• The high school dropout rate for the oldest Gen Zers (ages 18 to 20 in 2017) is significantly lower than that of similarly aged Millennials in 2002.
  • Gen Zers are postponing marriage longer than Millennials at a similar age: Only 4% of Gen Zers ages 18 to 21 are married, while Millennials in 2002 were nearly twice as likely (7%).

If you know Millennials, you can use what you know of their personality traits to connect with Gen Zers because they share similar opinions on many social and political issues.

SOURCE: Pew Research Center, Early Benchmarks Show “Post Millennials” on Track to Be Most Diverse, Best-Educated Generation Yet, 20181

GEN ZERS ALREADY OWN

Savings Account

piggybank-1
0
%

Checking Account

check-1
0
%

Health Insurance

health-1
0
%

Credit Card

cards-1
0
%

SOURCE: Hackernoon.com, How Gen Z Is Confronting Their Financial Fears Infographic, 20188

Genz

ADVISOR TACTICS FOR GEN Z

  • Stay transparent about your practices and challenges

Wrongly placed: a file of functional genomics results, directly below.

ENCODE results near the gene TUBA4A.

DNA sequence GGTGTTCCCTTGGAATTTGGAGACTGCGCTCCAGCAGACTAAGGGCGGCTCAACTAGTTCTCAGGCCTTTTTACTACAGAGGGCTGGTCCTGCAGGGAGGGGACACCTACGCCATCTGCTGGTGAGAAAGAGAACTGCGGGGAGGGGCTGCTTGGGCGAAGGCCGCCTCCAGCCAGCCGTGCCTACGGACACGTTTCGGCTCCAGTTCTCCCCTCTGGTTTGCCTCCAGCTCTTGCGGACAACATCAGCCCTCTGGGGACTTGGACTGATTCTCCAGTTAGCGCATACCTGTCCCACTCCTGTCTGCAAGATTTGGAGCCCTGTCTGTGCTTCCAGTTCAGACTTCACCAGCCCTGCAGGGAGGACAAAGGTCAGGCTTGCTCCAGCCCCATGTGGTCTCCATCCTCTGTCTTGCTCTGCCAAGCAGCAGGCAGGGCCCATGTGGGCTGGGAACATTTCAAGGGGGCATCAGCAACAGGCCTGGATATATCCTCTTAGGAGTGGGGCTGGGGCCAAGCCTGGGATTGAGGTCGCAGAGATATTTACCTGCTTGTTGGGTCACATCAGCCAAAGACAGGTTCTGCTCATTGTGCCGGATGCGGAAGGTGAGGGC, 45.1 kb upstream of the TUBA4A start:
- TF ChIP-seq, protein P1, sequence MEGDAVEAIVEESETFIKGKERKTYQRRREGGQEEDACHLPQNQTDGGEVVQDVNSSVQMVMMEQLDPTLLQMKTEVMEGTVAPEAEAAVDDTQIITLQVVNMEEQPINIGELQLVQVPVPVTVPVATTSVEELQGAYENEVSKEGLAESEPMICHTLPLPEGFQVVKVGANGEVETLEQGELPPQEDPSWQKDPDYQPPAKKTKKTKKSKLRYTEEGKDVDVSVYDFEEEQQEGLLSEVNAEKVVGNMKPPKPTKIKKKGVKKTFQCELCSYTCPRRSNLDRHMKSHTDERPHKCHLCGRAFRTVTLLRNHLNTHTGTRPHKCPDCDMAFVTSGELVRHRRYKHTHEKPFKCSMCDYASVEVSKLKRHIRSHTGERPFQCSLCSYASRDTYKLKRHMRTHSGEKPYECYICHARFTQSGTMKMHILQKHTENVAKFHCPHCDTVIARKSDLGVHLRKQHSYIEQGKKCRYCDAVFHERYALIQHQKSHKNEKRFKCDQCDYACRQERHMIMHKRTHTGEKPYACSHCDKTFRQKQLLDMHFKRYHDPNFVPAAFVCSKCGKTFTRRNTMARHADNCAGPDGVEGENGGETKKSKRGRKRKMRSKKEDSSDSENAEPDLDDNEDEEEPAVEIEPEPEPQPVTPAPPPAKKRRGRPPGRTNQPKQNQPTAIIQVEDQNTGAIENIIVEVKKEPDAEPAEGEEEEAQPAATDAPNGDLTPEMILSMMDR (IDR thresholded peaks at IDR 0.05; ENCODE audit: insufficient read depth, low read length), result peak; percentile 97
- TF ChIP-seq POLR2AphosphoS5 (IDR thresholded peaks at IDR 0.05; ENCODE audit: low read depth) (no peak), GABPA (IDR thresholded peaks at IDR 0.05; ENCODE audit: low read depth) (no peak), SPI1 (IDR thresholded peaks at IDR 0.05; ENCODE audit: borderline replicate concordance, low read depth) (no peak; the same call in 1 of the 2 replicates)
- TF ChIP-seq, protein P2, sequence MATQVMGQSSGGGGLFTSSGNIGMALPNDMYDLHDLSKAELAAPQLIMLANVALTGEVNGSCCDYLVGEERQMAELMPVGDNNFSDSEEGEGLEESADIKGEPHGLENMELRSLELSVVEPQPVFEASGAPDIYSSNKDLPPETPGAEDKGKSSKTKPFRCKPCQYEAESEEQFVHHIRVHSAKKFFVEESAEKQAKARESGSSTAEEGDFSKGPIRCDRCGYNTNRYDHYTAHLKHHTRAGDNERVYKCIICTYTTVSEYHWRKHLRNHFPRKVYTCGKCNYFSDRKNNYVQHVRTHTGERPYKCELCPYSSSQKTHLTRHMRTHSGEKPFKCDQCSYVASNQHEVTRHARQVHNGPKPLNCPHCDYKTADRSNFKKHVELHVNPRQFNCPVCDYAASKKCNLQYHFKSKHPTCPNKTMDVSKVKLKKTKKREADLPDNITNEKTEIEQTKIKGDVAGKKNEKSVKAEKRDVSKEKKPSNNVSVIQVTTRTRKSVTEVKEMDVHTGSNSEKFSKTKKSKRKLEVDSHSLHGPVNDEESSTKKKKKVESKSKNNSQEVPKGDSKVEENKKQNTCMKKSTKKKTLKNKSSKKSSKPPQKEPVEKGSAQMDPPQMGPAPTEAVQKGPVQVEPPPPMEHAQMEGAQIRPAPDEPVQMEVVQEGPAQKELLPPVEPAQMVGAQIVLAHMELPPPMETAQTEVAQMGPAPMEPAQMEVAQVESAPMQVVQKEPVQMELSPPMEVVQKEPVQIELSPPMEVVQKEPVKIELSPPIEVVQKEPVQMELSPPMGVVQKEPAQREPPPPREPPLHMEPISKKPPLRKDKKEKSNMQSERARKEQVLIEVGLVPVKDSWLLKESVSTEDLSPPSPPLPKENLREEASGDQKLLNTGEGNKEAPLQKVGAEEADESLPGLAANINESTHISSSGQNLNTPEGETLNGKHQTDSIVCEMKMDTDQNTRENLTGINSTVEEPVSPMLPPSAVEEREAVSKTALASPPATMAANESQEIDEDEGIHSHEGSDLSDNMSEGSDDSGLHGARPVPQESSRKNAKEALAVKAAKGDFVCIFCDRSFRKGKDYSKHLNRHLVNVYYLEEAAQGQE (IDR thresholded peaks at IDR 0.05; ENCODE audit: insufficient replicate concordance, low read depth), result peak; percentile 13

• The client-advisor relationship you develop should recognize their situation and goals and, most of all, fit their unique needs

Hard workers. Frugal spenders.

Of recent Gen Z grads:

0
%

are willing to work evenings and weekends7

0
%

have completed an internship or apprenticeship7

0
%

earn extra money through freelance work, a part-time job, or an earned allowance7

Dollars and Sense

It makes sense; even at their young age, Gen Z is proving to be a frugal and fiscally responsible group. As more enter the workforce and invest their savings, it’ll be interesting to see what comes of their practical approach to money.

dollars
0
%

cost is the most important factor of a purchase7

mobile
0
%

use their phones in-store to check prices7

university
0
%

will attend college in-state to save on tuition7

Make their best interests
your best interests

71% of Gen Z employees say they are moderately to very stressed about finances.22 Top stressors? Purchasing a home (67%) and living paycheck to paycheck (66%).24

A study of a group of 2,500 teens found that two-thirds had already opened a bank account and were as much as three times more likely to have taken a financial education class than Millennials.25